Over the course of a two-year project titled Locating “Human Dignity” in Cambodia’ researchers from University of Sydney, Macquarie University, Queen’s University Belfast and the Centre for the Study of Humanitarian Law in Cambodia have been exploring the possibilities and challenges of integrating the concept of “human dignity” into human rights curricula in Cambodia’s law schools.
Dialogue with human rights educators in Cambodia raised the possibility that “human dignity” might provide a useful tool through which to discuss and promote foundational human rights values in a politically sensitive climate where they have become increasingly associated with political opposition to the dominant Cambodian People’s Party.
This makes human rights education increasingly delicate and challenging for educators. However, in such a context it is arguably even more valuable for future lawyers and legal practitioners to further their understanding of the underpinning principles of human rights.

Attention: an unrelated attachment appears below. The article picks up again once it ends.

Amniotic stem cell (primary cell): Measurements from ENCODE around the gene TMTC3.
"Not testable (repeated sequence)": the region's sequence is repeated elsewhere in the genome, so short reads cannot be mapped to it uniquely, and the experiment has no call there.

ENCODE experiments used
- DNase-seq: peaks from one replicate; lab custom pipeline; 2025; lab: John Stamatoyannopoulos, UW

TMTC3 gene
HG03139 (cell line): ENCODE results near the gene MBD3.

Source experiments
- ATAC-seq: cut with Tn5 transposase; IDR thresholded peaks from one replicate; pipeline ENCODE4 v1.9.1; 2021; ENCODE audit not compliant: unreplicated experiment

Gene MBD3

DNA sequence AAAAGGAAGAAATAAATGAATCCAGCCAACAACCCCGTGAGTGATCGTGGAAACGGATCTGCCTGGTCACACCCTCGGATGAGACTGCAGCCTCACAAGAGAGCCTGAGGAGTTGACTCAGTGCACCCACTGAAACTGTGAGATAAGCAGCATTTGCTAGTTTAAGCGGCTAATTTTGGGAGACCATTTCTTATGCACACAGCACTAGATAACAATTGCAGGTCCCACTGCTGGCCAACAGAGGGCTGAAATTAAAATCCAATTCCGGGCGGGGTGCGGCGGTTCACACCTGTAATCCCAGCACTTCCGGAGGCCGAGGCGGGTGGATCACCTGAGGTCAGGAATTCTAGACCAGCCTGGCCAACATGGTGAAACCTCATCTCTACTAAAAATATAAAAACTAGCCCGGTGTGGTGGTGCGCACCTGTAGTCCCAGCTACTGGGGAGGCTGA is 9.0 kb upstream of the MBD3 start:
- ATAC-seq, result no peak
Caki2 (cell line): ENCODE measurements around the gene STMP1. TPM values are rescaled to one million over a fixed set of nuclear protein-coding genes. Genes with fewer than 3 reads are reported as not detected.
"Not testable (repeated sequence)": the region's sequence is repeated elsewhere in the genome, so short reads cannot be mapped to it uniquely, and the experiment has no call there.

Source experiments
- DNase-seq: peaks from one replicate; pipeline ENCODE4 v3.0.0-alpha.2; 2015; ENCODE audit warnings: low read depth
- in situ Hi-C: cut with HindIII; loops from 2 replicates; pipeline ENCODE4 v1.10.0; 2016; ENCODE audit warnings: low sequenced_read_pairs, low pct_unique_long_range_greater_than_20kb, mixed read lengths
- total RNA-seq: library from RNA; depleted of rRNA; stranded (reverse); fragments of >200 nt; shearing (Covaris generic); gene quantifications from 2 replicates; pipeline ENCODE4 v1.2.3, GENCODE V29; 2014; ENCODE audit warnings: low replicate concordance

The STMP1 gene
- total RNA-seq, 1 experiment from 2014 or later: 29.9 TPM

Over the course of the project, the team interviewed and conducted focus groups with human rights educators from around Cambodia.
They also held focus groups and trial teaching sessions with law students in Phnom Penh, using locally relevant case studies to explore “human dignity” and its relationship to human rights.
Two key findings emerged. First, that while educators highlighted the potential importance of the “human dignity” concept in human rights education, more teaching resources were required.
For example, one educator noted that the concept “Is very much in need of explanation. If we don't understand, we cannot teach others and [may] make them even more confused”.
Another suggested: “[i]f you can publish a book and state the general terms, the principles for an individual to have dignity…legal conditions or traditional legal conditions, it would be easy for me to teach.”
The second finding was that using case studies as an entry point sparked animated conversations around how “human dignity” and other human rights concepts were understood in Cambodia.
Students engaged in discussion on the gendered dimensions of dignity, resonance with Khmer social values, Buddhist concepts, and rights and responsibilities more broadly.